Economist János Kornai, holder of the Szechenyi Prize and the French Legion of Honour, member of the Hungarian Academy of Sciences, professor emeritus at Harvard and Budapest’s Corvinus universities, died at age 94, his family told MTI late on Monday.
Born in Budapest in 1928, Kornai worked as an economic journalist from 1947 and as a member of the scientific academy’s Economy Institute from 1955. In 1976 he became the academy’s correspondent, and was elected a regular member in 1982.
From 1966 on, he lectured at several prestigious universities abroad, inlcuding Stanford, Yale, Princeton, and Harvard.
His research included areas such as mathematical methods in planning, applying mathemathics and information technology in the economy, and economic mechanisms. His works have been translated into ten languages.
Kornai, Professor Emeritus of Economics at Harvard and Professor Emeritus at Corvinus, retired in 2002. He is recognized for his work as a theorist on both command and free-market economies, as well as for his research focusing on the 1956 anti-Soviet revolution and its aftermath, the comparative economics of socialism and capitalism, post-socialist transition, and the recent political and economic changes in Hungary. His works have been translated into more than twenty languages.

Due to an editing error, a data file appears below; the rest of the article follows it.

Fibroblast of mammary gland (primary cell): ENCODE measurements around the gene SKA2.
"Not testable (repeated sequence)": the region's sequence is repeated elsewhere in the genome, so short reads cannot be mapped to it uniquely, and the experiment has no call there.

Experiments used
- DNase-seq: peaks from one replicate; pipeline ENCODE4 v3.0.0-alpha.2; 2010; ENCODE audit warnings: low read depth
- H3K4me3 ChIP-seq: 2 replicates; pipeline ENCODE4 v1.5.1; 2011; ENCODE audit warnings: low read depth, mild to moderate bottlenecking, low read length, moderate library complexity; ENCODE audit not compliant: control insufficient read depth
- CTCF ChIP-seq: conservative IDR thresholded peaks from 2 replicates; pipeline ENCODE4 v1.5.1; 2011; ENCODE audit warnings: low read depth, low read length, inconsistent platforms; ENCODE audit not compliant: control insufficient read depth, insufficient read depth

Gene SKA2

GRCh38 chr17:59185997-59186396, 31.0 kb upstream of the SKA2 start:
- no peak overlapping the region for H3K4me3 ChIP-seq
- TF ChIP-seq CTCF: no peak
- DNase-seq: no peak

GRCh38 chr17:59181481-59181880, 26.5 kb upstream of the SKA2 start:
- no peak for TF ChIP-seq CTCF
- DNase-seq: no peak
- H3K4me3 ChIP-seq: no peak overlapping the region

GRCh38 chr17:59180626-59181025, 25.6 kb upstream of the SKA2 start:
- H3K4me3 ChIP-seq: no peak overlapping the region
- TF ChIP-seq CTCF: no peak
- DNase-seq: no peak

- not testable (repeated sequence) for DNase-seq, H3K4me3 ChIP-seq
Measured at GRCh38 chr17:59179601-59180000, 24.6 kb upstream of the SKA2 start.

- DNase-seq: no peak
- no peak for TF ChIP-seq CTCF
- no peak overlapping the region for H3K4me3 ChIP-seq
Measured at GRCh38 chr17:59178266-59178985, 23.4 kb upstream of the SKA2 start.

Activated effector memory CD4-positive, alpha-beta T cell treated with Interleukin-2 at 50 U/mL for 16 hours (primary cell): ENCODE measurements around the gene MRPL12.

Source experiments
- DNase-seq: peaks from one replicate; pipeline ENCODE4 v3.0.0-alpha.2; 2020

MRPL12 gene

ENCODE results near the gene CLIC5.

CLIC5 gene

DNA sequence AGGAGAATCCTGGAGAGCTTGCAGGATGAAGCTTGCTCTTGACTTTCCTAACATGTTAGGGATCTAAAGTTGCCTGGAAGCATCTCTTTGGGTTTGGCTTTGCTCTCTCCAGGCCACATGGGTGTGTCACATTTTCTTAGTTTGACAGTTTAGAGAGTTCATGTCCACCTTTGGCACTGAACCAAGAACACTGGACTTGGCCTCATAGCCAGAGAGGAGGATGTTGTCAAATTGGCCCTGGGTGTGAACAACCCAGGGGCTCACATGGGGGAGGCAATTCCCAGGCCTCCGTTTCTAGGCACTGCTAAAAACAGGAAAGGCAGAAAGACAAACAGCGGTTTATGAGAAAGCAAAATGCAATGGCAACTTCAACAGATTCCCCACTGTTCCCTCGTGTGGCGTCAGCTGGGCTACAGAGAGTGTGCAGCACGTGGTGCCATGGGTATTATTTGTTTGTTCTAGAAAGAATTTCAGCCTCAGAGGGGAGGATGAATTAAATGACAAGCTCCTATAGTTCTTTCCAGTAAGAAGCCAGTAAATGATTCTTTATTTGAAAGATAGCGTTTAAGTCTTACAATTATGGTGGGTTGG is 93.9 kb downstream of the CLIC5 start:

Kornai was a member of the Hungarian Academy of Sciences and the Academia Europeae, and Foreign Member of the American, British, Bulgarian, Finnish, Russian, and Swedish Academies. He served as President of the Econometric Society, the European Economic Association, and the International Economic Association.
He received honorary doctorates from 15 universities and his works have been translated into more than twenty languages. In 2010, he was presented with Hungary’s highest state decoration, the Grand Cross Order of Merit of the Republic of Hungary.
Featured photo by Zoltán Gergely Kelemen/MTI